Education Department Staff Has Shrunk by 13% in Trump Era

Education Secretary Betsy DeVos testifies during a Senate hearing about the department's funding on June 5. Education Secretary Betsy DeVos testifies during a Senate hearing about the department's funding on June 5. Carolyn Kaster/AP

Through attrition, policy shifts and a non-urgent hiring strategy, the Education Department under Betsy DeVos now operates with 550 fewer employees than it had under the Obama administration, a new analysis shows.

The 13 percent drop, according to former officials, “means employees are stretched thin,” as reported on Wednesday by the education trade publication Inside Higher Ed.

“If you’re going to make a case to hire more people, you better have a really good reason,” DeVos recently told TV interviewer John Stossel as they walked by empty desks.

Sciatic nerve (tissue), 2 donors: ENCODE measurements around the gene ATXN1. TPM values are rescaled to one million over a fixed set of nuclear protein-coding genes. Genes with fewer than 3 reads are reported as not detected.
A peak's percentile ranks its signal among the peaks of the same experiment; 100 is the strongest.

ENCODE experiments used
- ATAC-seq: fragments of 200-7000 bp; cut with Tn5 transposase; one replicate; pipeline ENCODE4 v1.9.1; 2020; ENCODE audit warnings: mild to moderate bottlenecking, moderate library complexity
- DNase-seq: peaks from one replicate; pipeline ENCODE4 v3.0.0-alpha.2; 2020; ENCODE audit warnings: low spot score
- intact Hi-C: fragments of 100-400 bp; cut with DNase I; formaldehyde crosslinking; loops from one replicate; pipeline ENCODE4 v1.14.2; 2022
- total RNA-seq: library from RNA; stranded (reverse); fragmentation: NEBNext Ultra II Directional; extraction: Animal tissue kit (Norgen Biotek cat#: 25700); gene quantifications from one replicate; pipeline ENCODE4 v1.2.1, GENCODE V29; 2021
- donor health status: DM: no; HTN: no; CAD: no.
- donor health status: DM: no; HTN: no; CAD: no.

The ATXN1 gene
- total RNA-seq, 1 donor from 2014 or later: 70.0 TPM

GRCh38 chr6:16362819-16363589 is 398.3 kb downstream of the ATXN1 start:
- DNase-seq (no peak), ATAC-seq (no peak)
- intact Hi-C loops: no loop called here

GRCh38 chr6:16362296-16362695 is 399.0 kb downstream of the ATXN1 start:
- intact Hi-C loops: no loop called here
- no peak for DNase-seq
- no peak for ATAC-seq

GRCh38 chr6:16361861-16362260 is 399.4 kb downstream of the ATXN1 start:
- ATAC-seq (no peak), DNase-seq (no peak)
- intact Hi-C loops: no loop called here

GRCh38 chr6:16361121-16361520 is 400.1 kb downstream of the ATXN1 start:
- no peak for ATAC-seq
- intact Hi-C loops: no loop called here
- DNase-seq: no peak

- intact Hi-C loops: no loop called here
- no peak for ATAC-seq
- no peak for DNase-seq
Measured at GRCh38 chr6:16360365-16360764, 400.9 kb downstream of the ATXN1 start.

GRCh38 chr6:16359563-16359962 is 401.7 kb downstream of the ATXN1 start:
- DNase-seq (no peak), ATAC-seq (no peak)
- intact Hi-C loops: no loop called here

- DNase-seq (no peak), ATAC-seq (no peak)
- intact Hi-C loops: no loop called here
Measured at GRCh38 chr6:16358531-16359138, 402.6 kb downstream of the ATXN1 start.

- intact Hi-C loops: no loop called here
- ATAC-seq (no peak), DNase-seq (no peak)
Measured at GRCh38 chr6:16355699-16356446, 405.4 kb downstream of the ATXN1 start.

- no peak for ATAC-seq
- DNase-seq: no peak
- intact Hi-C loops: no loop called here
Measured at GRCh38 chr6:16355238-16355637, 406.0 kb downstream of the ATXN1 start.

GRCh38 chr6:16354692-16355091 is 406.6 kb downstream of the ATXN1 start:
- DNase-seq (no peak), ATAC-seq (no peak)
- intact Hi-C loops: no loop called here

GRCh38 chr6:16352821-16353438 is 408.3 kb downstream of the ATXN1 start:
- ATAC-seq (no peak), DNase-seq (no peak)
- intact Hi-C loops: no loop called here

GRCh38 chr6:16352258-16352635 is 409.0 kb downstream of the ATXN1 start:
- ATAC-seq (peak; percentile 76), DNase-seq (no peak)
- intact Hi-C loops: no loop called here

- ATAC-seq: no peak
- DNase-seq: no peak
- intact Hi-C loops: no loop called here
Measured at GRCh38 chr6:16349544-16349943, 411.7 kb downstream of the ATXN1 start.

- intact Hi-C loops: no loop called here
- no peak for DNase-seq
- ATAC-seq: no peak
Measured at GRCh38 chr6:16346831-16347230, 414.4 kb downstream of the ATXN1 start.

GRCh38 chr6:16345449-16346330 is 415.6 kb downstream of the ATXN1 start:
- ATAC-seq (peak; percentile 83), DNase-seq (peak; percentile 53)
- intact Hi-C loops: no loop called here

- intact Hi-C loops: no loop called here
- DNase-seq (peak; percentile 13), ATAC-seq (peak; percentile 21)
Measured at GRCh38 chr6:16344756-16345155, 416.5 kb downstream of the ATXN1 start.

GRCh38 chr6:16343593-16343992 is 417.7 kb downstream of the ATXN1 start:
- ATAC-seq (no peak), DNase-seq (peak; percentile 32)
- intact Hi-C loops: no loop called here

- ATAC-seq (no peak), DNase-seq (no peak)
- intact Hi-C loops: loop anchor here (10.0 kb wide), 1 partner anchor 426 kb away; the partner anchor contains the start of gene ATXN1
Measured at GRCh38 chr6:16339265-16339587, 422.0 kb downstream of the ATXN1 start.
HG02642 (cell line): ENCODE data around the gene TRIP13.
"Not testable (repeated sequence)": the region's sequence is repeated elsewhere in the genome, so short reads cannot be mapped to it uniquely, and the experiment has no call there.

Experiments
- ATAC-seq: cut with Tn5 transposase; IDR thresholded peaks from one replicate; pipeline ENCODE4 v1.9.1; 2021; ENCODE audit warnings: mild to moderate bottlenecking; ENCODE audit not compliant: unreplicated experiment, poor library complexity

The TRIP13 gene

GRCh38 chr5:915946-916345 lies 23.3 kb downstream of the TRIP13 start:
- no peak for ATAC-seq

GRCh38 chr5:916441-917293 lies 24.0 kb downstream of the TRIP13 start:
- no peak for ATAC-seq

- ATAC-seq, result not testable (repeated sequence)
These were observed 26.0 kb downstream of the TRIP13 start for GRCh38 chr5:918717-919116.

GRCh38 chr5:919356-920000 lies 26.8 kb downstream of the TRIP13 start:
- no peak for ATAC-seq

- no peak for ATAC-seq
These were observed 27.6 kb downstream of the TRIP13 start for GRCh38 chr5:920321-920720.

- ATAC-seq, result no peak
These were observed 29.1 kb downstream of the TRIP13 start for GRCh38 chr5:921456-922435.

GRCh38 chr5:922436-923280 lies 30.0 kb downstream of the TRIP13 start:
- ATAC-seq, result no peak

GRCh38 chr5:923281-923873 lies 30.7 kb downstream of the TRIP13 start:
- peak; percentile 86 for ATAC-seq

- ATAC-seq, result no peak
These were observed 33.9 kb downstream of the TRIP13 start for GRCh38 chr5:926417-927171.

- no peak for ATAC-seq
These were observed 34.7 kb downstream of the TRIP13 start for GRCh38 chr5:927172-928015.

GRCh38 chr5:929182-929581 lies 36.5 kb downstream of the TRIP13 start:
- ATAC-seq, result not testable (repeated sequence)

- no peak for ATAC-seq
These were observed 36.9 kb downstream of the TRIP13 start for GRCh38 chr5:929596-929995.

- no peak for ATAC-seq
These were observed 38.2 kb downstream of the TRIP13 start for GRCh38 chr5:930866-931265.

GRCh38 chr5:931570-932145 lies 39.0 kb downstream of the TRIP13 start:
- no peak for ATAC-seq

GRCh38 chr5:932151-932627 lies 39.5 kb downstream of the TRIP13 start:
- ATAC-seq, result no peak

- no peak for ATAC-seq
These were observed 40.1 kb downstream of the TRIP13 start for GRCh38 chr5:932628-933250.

Department officials attribute the cuts to attrition and voluntary early retirement, not policy decisions. “There are natural fluctuations in staff during the transition to a new administration,” said Liz Hill, a spokeswoman for the department, in an email to reporter Andrew Kreighbaum. “The department continues to assess its staffing needs and will backfill positions or will hire for newly created positions based on those needs.”

But the new numbers also emerged as DeVos has pursued deregulatory policies opposed by many career and Obama administration officials, among them cutbacks in the cases pursued by the department’s Office for Civil Rights and the Office of Federal Student Aid. Just last week, the secretary overruled staff recommendations and reinstated a controversial accreditation body for independent colleges and universities after an unfavorable court decision. She also temporarily halted student debt relief to students defrauded by the now-defunct private Corinthian Colleges trade school.

Finally, her management team recently forced through a new labor-management agreement that curbed union official time and employee protections, including telework.

The department spokeswoman said there is a hiring plan built around congressional appropriations.

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